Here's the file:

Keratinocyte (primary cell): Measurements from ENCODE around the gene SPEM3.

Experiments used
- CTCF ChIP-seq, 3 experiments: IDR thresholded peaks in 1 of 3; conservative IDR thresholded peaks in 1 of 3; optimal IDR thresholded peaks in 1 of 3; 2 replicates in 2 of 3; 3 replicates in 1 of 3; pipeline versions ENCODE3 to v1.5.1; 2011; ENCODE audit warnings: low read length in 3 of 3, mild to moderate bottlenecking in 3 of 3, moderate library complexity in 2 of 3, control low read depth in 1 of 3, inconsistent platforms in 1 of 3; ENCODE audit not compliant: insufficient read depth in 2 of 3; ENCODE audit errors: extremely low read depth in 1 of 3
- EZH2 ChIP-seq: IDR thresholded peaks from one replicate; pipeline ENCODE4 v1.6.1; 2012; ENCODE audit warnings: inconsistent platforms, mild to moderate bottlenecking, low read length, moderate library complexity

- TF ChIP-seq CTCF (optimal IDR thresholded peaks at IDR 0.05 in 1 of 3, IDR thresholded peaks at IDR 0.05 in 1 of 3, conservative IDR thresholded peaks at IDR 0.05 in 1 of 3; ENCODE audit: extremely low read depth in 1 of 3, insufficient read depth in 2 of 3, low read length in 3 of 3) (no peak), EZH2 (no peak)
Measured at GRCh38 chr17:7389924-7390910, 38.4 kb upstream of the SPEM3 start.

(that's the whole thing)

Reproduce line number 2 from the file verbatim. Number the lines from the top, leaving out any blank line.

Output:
Experiments used